An Intrusion Detection system as we know can either work in Inline Mode (IPS) or in promiscuous mode (IDS). In inline mode, the IPS sensor can detect and block attacks by itself since all traffic passes through the sensor. However, in promiscuous mode, the IDS sensor can not block attacks by itself, but has to instruct the firewall to block the attack. This is depicted in the diagram below.
The IDS sensor in our example is connected in “parallel” (not inline) with the ASA firewall. The “Sensing Interface” of the IDS appliance is connected on the outside (Internet) network zone and is continuously monitoring traffic to detect attacks. The “Control Interface” of the IDS appliance is connected on the inside network zone and is used to communicate with the ASA firewall. If an attack is detected (e.g Attacker at address 100.100.100.1 is sending malicious traffic to Victim address 188.8.131.52), the IDS sensor instructs the ASA firewall (using the “Control Interface”) to block the attacking connection. This is done by the IDS sensor by asking the firewall to use the “shun” command to block the connection.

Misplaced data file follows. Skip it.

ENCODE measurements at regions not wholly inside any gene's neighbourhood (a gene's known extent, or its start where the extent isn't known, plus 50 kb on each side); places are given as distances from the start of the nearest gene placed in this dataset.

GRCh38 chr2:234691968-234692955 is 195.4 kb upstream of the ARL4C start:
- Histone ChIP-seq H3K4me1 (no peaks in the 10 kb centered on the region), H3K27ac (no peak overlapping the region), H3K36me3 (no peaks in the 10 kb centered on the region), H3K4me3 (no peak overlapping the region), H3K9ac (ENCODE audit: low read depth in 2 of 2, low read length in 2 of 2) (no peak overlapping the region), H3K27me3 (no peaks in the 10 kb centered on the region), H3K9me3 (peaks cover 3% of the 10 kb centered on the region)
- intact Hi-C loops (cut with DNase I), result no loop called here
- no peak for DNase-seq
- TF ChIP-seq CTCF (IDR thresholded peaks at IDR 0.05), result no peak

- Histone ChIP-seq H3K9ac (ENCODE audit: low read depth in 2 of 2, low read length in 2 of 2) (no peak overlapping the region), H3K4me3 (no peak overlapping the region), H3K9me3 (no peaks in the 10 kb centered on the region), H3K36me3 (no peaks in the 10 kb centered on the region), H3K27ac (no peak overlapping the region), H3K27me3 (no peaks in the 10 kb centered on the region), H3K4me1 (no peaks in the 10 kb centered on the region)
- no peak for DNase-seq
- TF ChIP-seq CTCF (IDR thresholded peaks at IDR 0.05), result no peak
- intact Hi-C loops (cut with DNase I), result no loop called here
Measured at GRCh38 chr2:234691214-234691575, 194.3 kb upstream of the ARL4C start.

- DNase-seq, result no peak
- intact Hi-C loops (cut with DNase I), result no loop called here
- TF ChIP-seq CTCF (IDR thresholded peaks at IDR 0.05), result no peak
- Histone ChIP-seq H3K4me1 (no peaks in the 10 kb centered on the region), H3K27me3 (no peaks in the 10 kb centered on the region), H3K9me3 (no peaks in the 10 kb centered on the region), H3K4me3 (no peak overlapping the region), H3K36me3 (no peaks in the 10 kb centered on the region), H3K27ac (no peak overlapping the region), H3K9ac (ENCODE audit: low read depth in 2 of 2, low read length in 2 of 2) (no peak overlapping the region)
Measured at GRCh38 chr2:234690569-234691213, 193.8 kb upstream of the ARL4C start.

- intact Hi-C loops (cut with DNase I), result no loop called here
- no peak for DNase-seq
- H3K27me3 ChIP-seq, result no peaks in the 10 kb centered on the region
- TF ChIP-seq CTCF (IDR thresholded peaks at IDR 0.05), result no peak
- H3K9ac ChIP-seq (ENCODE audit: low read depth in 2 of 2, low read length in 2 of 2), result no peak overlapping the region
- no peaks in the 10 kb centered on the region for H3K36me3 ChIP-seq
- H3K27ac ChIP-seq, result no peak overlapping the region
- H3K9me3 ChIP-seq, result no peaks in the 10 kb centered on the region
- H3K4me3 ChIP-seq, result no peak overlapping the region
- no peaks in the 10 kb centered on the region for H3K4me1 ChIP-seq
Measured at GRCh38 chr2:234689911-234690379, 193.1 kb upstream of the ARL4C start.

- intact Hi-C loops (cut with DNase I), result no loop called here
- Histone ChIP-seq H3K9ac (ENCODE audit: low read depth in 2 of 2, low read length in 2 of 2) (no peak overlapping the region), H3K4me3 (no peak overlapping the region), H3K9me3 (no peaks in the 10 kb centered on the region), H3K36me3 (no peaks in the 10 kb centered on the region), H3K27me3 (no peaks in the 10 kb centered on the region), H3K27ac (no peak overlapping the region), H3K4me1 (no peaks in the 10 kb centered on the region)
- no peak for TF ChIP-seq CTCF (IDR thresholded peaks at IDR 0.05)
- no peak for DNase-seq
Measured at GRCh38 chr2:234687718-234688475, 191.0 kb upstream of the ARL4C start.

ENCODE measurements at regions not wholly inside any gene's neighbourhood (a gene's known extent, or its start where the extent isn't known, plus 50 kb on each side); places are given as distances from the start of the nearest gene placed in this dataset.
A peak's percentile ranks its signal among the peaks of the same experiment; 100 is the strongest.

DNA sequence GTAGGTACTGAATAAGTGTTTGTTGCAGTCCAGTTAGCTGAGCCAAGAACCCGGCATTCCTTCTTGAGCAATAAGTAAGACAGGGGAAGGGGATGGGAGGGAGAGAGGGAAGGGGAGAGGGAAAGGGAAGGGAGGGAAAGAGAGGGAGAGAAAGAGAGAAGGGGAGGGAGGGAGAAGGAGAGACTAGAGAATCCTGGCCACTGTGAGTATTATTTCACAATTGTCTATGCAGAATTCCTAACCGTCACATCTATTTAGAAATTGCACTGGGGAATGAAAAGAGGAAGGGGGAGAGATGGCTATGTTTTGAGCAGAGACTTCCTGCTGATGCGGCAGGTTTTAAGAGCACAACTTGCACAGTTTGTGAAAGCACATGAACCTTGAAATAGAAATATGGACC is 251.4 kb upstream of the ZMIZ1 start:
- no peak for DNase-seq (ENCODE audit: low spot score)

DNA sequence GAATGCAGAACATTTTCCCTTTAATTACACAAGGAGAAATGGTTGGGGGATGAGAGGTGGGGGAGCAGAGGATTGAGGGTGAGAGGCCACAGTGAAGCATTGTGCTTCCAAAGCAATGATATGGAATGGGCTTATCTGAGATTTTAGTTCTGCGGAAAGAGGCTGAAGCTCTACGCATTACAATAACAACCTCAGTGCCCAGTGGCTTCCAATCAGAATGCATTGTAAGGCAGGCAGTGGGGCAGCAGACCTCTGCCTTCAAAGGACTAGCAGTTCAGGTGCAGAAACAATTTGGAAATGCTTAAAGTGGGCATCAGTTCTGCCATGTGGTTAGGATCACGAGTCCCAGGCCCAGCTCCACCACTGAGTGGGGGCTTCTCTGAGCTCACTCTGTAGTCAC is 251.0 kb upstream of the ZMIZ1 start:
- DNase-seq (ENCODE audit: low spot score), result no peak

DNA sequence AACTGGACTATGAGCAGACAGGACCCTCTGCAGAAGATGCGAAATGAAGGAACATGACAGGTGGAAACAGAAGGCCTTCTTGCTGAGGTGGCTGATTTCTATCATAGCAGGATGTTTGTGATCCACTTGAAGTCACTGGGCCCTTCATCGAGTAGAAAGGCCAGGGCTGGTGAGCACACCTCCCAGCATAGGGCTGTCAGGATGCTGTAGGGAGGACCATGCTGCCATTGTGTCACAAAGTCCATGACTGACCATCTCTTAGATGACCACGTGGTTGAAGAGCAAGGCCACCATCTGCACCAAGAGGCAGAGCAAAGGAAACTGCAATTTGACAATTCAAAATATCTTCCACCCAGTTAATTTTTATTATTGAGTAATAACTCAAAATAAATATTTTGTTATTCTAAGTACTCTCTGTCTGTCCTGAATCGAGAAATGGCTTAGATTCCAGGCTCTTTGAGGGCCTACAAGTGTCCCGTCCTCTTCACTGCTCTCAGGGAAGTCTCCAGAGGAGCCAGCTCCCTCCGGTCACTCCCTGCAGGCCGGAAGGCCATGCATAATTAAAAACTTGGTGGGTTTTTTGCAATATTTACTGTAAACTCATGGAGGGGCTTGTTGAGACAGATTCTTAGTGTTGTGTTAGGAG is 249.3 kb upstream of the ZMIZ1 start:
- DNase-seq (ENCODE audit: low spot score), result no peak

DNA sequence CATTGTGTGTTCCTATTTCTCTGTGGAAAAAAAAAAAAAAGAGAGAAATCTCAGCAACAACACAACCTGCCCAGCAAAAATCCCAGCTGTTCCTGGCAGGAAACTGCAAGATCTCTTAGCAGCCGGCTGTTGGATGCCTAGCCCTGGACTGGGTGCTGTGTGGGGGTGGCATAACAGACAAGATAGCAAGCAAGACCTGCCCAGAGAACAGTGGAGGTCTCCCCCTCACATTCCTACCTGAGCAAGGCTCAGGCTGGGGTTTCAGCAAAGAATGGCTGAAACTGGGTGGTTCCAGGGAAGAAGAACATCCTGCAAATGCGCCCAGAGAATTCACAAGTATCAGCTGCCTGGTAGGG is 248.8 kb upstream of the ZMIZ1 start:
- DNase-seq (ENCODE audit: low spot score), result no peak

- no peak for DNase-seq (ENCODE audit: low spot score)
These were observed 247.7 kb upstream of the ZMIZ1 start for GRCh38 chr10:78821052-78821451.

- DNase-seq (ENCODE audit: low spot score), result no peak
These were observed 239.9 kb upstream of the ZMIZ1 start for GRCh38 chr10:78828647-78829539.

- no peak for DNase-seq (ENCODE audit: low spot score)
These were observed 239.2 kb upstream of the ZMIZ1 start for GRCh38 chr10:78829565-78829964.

What is a “shun” command:
The shun command on the ASA Firewall appliance is used to block connections from an attacking host. Packets matching the values in the command are dropped and logged until the blocking function is removed manually or by the Cisco IDS sensor.
The format of the command is as following:
ASA# shun [source IP] [destination IP]
In our example scenario above, the IDS sensor will instruct the firewall to apply the following shun command:
shun 100.100.100.1 184.108.40.206
The above will block all communication from the attacker to the victim. Cisco IPS/IDS sensors have a timer with which you define how long the command will be active. After that time, the command is removed.